I always wonder why women destroy flowers in an effort to get some confirmation that their loved one actually does or doesn’t love her. Does it really matter? Was it worth destroying a precious flower for a sort of destiny foretold? The answer should always be no, he doesn’t love you. Then you will look at the flower in its deathly misery and wonder why you put so much faith in a scatter of petals.
The same thing goes with astrology and the weight people put on the individual signs, more specifically in romantic compatibility between the signs. I have found that the opposite has proven true for me when it came to “compatibility.” My “ultimate love sign” for me was the most annoyingly intense and wastefully serious time I’ve experienced in one person. Great for a quickie but save the health of your heart and move on. The “one who would break your heart” in fact did, but after several years of a relationship that had to be based on something stronger than a quickie. I’ve had more pleasant interactions and relations with people which astrology says are the least compatible for me, and thus I now seek the opposite of what astrology readings project. Like the sign below, the “Best Matches” list would be swapped with “Challenging Matches.” Fire and Air signs, bring it on!
Actor Profile on Ones2Watch4
It happened to be one of those days when I chanced upon a screening for the film, Perfume: The Story of a Murderer. Based on the international best seller, the film depicted the story of Jean-Baptiste Grenouille, a gifted perfume maker, whose life takes a dark turn as he becomes increasingly obsessed with creating the ultimate perfume. The character was eerily portrayed by a young actor, Ben Whishaw. He showed promise and talent in a film so morbid yet rich in scenery. I was drawn to his aura like a moth to a flame.
Now years later, he is set to become the newest Q, the Quartermaster, in the latest James Bond film, Skyfall. He is the youngest Q in the series to date and by far the nerdiest and tech savvy. This is the most exciting news of the year for this Bond enthusiast, and I wait in earnest to see what new gadgets he has in store for Bond to use. It may be limiting to his true talent but nevertheless he is permanently encased in the Bond franchise history.
Born as part of twins in 1980 and raised in Clifton, Bedfordshire, England, he attended Samuel Whitbread Community College where he became involved in theater productions. At the Edinburgh Festival in 1995, his group garnered critical acclaim for their production of If This Is a Man, a story of an Auschwitz concentration camp survivor, and Whishaw played the character of Levi. Graduating from the Royal Academy of Dramatic Art, he appeared in film shorts and British television until becoming nominated for awards for his portrayal of Hamlet in Trevor Nunn’s 2004 production.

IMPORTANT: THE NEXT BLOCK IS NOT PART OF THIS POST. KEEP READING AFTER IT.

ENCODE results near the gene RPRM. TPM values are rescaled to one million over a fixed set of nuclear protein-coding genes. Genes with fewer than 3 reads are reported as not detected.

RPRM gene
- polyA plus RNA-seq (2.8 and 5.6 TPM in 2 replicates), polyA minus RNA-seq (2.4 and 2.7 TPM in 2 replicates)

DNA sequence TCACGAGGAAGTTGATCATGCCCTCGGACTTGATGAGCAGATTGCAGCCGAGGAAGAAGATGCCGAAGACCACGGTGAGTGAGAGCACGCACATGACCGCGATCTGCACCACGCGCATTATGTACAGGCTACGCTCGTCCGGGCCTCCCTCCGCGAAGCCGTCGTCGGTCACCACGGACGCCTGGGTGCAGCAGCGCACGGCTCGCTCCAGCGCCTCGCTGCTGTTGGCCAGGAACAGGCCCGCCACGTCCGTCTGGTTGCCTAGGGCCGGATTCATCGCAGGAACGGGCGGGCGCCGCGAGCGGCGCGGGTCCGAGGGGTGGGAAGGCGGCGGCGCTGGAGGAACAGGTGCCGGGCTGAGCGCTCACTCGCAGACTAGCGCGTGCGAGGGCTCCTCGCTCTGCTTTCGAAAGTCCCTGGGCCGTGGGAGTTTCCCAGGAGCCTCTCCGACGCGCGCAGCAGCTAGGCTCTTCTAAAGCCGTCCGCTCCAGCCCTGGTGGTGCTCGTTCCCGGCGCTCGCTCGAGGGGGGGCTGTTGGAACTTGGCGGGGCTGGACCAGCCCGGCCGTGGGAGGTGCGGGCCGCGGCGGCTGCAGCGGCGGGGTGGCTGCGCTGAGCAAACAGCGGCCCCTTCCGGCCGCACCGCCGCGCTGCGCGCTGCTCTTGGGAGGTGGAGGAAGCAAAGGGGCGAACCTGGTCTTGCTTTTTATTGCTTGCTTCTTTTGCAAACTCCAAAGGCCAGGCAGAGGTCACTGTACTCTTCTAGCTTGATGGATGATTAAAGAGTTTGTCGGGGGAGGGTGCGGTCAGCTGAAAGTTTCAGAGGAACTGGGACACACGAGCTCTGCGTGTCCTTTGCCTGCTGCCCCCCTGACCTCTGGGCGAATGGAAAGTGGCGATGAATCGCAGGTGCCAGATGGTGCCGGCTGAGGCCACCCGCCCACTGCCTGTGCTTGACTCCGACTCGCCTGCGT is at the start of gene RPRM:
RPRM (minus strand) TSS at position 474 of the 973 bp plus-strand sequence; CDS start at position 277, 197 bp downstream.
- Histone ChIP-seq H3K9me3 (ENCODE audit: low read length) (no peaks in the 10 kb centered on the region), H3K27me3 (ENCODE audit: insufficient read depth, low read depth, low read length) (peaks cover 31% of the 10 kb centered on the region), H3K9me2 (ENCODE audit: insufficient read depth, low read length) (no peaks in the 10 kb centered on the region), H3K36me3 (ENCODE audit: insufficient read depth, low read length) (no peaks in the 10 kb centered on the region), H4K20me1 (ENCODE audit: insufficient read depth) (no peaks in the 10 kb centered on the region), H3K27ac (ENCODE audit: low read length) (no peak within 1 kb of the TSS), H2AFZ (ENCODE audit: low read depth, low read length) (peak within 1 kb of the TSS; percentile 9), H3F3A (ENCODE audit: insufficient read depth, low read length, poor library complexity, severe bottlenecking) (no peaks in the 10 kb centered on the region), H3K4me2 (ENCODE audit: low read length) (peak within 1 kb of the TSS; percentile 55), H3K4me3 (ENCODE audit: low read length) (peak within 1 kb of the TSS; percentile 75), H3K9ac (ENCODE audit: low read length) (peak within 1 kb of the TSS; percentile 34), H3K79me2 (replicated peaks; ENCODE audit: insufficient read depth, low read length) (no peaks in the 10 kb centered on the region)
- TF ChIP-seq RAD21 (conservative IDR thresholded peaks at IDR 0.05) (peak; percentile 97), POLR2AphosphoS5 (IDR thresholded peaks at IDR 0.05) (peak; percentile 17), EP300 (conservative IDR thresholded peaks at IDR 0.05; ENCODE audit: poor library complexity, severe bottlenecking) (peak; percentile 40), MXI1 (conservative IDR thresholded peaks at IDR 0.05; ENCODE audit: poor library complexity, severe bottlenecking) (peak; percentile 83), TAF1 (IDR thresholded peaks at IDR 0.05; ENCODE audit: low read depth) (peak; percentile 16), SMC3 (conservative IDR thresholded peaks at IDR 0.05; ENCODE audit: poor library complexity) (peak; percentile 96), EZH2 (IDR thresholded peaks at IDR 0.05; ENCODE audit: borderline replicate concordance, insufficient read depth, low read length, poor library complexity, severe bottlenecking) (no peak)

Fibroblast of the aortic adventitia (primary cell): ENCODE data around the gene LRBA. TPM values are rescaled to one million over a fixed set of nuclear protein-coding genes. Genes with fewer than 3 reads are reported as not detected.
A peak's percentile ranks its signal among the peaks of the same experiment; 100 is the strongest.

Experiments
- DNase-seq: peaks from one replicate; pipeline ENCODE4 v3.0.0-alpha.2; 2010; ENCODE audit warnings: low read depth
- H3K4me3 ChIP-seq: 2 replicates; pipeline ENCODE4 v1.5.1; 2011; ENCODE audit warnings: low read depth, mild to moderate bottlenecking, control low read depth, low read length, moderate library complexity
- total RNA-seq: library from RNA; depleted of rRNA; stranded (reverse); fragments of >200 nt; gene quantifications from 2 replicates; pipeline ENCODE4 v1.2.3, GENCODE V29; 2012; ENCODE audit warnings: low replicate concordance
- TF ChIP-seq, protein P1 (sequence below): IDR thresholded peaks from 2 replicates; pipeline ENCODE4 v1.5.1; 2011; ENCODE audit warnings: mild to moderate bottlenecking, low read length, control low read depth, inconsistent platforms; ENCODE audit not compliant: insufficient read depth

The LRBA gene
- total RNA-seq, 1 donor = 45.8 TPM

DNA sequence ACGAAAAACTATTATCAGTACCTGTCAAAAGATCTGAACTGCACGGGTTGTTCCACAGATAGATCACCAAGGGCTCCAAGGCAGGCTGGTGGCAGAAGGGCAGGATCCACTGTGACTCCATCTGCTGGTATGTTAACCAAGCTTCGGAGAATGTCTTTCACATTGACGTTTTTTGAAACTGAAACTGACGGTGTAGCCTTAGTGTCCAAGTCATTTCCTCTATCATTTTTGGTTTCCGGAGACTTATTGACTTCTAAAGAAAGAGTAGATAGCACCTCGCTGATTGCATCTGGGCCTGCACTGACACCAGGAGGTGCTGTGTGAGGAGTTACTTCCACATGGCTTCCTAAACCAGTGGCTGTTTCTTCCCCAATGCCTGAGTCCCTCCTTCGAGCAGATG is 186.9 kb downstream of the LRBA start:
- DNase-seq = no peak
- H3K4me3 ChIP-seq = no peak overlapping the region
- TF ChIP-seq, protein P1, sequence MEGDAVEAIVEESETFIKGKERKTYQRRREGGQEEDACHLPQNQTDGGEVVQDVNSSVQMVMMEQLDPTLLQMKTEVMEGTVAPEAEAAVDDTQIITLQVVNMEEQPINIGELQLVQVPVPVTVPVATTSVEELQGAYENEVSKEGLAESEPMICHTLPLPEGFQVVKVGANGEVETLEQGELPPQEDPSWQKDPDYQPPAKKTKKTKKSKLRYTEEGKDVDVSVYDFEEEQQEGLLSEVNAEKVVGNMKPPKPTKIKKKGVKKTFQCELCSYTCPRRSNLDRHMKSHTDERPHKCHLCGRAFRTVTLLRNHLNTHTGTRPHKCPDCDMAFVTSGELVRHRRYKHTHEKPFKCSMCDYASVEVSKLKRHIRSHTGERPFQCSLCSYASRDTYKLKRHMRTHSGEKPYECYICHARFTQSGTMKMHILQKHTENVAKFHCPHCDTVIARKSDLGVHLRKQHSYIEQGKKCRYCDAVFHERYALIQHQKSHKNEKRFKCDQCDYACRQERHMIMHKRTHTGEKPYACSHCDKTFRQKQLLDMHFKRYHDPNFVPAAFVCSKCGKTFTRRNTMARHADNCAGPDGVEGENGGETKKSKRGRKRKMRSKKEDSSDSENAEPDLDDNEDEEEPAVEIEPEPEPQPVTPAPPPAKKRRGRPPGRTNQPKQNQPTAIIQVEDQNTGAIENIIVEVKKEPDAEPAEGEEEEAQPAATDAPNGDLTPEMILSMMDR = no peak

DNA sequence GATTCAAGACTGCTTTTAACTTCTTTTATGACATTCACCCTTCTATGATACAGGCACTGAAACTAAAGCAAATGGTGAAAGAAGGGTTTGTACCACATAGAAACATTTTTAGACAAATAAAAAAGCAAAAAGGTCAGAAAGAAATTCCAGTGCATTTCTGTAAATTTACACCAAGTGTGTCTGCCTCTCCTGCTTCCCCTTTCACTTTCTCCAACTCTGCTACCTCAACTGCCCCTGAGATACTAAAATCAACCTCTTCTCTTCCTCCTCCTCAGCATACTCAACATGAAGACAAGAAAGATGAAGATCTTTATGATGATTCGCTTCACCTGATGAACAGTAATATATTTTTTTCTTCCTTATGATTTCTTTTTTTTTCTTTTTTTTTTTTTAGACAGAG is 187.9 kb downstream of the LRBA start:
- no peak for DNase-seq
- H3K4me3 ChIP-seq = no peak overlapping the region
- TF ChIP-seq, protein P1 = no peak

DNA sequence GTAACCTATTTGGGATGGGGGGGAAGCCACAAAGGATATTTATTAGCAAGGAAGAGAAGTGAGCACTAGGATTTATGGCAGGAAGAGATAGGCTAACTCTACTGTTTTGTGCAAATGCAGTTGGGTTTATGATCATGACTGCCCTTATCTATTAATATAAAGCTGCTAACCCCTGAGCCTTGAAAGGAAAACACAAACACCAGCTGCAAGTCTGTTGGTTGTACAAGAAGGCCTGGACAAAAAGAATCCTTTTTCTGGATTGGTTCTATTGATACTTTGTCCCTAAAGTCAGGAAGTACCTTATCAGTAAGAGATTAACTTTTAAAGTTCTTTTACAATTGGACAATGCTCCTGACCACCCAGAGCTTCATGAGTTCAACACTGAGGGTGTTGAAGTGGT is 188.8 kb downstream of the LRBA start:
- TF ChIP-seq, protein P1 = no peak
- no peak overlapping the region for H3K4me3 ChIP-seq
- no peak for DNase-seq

By 2004 he had already acted in two films with the future James Bond, Daniel Craig: Enduring Love and Layer Cake. He won the part of Jean-Baptiste over Leonardo DiCaprio and Orlando Bloom for the film Perfume. Afterwards, he played Keith Richards in the film Stoned, followed by an appearance among an all-star cast as Arthur in I’m Not There, a film centered on the life of Bob Dylan. With Abbie Cornish he became the poet John Keats in the romantic drama, Bright Star. 2010 had him playing Ariel with Dame Helen Mirren in the Shakespearean fantasy, The Tempest. This year he starred as King Richard in BBC TV’s Cultural Olympiad, The Hollow Crown, a series of plays depicting a history of kings. Later this year he will be back as Freddie Lyon on BBC’s The Hour series with Dominic West.
Before his debut as Q in November of this year, he will be co-starring with Tom Hanks and Halle Berry in the science fiction adventure drama, Cloud Atlas, based on a novel of the same name and set to be released in October. Directed by Tom Tykwer, (Perfume) and the Wachowski team (Matrix trilogy), this film hints at being paranormally and visually thrilling if not simply epic. This is the perfect vehicle to showcase Whishaw’s talent before being universally dubbed as “Q.” The film is premiering at the Toronto International Film Festival on September 8, 2012.
From Shakespeare to psychopath to stoner musician to nerdy gadget professor, Ben Whishaw has displayed an enormous propensity for being versatile and skillful at drawing you into his characters. He has a strange, unworldly quality about him, riveting and electrifying. Watching him is an emotional experience at best.
I had to stop jogging. My legs felt as if they were rapidly turning into stone. It had been two weeks since I exercised. I had let myself wallow in depression after a lost friendship, if it was even that. Now, as I stopped my momentum to walk, I was surprised my face didn’t kiss the concrete ground. The dopamine started to kick in. As I let out a hard breath, a beautiful shirtless guy jogged past me from behind. With angular shoulders atop a well-sculpted body he moved with grace and efficiency, his hair flowing at the sides. Suddenly life seemed beautiful again. My legs felt weightless and I flew forward.
“There is no peace for us, only misery.”
“You can’t ask ‘why’ about love.”
Love is full of misery, full of hopelessness – if it is left unsatisfied. Forsake everything for love? Absolutely, Anna Karenina style – except the end part, of course.
The latest version of the film, Anna Karenina stars Keira Knightley, Aaron Johnson, and Jude Law. Release date: November 16, 2012.